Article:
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Summary of Gulliver’s Travels Part 4 Chapter 2

Summary of Gulliver’s Travels Part 4 Chapter 2

The narrator is conducted by a Houyhnhnm to his house. The house is described. The narrator’s reception and the food of the Houyhnhnms is described. The narrator is in distress for the want of meat. He is, at last, relieved. His manner of feeding in this country is recounted here.

Gulliver and the grey horse walked about three miles, to a long, low building. He took out gifts, expecting to meet people. Instead, he found that there were more horses in the house, both settled and engaged in various activities. He thought that the house belonged to a person of great importance and he wondered why they should have horses for servants. For the first time, Gulliver suspected that he may be losing his mind. So civilized were the Houyhnhnms that they disturbed Gulliver’s notions of the characteristics applied solely to humans. When he saw that the Houyhnhnms even had servants (sorrel nags), he concluded that they ‘who could so far civilise brute animals, must need excel in wisdom all the nations of the world.’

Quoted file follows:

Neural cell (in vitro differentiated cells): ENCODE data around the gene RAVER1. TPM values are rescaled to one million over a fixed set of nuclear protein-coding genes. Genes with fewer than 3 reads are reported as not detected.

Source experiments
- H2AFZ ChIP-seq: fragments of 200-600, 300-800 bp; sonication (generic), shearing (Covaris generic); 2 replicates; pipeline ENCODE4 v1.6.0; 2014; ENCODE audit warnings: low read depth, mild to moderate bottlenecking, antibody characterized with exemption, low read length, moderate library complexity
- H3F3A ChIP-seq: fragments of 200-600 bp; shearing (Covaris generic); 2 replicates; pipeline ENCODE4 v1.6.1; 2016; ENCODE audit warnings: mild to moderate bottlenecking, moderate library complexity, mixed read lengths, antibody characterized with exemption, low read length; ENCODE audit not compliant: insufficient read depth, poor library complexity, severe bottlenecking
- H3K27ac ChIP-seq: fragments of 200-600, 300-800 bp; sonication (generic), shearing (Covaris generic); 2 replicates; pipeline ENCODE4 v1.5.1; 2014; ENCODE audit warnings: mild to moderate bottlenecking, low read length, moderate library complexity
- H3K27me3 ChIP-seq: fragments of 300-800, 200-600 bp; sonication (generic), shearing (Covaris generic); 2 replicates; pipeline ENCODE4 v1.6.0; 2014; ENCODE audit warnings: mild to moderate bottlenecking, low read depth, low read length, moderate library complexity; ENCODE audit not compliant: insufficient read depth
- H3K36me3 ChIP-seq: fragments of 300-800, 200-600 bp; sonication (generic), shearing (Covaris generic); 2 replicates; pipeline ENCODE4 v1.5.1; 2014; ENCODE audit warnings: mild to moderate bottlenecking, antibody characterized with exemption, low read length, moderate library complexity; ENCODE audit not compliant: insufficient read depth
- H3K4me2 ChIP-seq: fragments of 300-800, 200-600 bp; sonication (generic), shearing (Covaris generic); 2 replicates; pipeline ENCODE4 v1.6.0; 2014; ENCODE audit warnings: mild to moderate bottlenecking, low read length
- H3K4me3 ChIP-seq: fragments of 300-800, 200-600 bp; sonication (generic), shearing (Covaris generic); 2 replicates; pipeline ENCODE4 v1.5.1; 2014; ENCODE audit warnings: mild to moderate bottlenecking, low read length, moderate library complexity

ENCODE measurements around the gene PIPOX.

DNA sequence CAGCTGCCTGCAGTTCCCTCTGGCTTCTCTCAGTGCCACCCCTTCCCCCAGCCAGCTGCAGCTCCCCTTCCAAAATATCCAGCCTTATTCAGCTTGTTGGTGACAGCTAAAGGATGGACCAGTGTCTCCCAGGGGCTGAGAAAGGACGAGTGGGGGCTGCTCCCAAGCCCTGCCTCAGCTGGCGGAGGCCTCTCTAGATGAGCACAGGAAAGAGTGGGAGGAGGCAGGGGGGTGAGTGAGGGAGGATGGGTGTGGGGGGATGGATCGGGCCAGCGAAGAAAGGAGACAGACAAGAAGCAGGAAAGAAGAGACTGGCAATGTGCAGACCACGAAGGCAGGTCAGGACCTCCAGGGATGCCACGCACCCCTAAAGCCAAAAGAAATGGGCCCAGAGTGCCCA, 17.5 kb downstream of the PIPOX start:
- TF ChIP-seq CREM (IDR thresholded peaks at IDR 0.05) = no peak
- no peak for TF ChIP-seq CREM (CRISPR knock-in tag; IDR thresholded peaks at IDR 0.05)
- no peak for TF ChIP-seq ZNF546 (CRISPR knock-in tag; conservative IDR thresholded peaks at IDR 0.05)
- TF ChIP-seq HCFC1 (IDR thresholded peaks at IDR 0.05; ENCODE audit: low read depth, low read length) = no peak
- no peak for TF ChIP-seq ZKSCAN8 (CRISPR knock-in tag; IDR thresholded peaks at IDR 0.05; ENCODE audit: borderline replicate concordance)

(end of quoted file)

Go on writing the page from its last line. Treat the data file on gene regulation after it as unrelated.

Gulliver was led out to a building far from the main house, which had three of those gross, hairy animals Gulliver had seen chained to the wall. They were eating roots and meat from animals that had died by accident—donkeys, dogs, and cows. The horse leader ordered ‘the sorrel nag’ to unchain one of the beasts and bring him to Gulliver. When Gulliver saw this beast close up, he realised that the creature did look quite human. Their hands had uncut nails, and they were a bit hairier and their skin was rougher and more toughened than Gulliver, but still, they were unmistakably human beings.

What was clearly confusing the horses was that Gulliver had the head of a Yahoo, but his body was pretty different: they didn’t understand that his clothes were not part of his skin. The horses also saw that Gulliver truly loathed the Yahoos, and that he also couldn’t eat the raw meat they ate. The horses tested Gulliver by offering him various foods: hay, which he refused, and flesh, which he found repulsive but which the Yahoo devoured. Gulliver saw a cow passing and indicated that he would milk her. The horses understood that he liked milk and gave him large amounts of it to drink.

Around noon, an elderly horse appeared in a carriage drawn by four Yahoos and the horses took great pleasure in teaching Gulliver to pronounce words in their language. Later, Gulliver learnt that his diet will consist of oats that could be roasted, ground into flour, and mixed with milk to produce a kind of paste that he could eat. The horses all appeared extremely well-mannered, modest, and decent. After lunch, the grey horse (whom Gulliver had started calling his Master) indicated that he was worried that Gulliver had eaten so little. They could not determine what he might like to eat until Gulliver suggested that he could make bread from their oats. The grey horse also provided Gulliver with some temporary living quarters in a building near the stable.